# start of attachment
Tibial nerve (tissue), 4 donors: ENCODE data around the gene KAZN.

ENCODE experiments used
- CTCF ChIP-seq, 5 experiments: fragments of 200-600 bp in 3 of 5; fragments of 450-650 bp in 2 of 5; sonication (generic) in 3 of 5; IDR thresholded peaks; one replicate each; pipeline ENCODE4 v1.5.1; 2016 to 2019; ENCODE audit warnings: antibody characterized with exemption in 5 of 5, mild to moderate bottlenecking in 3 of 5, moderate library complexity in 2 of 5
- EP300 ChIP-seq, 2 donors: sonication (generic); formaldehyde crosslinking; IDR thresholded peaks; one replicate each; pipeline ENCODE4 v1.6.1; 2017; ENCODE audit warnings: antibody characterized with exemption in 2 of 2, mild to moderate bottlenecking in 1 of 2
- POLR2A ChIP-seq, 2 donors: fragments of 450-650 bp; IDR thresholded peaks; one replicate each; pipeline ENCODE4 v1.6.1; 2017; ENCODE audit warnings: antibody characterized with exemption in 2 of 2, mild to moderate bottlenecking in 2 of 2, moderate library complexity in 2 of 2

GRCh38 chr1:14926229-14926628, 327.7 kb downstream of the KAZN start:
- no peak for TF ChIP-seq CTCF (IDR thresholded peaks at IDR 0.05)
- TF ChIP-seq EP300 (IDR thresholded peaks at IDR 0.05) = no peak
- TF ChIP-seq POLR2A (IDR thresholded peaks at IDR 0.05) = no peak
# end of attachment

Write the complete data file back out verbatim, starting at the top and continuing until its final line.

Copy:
Tibial nerve (tissue), 4 donors: ENCODE data around the gene KAZN.

ENCODE experiments used
- CTCF ChIP-seq, 5 experiments: fragments of 200-600 bp in 3 of 5; fragments of 450-650 bp in 2 of 5; sonication (generic) in 3 of 5; IDR thresholded peaks; one replicate each; pipeline ENCODE4 v1.5.1; 2016 to 2019; ENCODE audit warnings: antibody characterized with exemption in 5 of 5, mild to moderate bottlenecking in 3 of 5, moderate library complexity in 2 of 5
- EP300 ChIP-seq, 2 donors: sonication (generic); formaldehyde crosslinking; IDR thresholded peaks; one replicate each; pipeline ENCODE4 v1.6.1; 2017; ENCODE audit warnings: antibody characterized with exemption in 2 of 2, mild to moderate bottlenecking in 1 of 2
- POLR2A ChIP-seq, 2 donors: fragments of 450-650 bp; IDR thresholded peaks; one replicate each; pipeline ENCODE4 v1.6.1; 2017; ENCODE audit warnings: antibody characterized with exemption in 2 of 2, mild to moderate bottlenecking in 2 of 2, moderate library complexity in 2 of 2

GRCh38 chr1:14926229-14926628, 327.7 kb downstream of the KAZN start:
- no peak for TF ChIP-seq CTCF (IDR thresholded peaks at IDR 0.05)
- TF ChIP-seq EP300 (IDR thresholded peaks at IDR 0.05) = no peak
- TF ChIP-seq POLR2A (IDR thresholded peaks at IDR 0.05) = no peak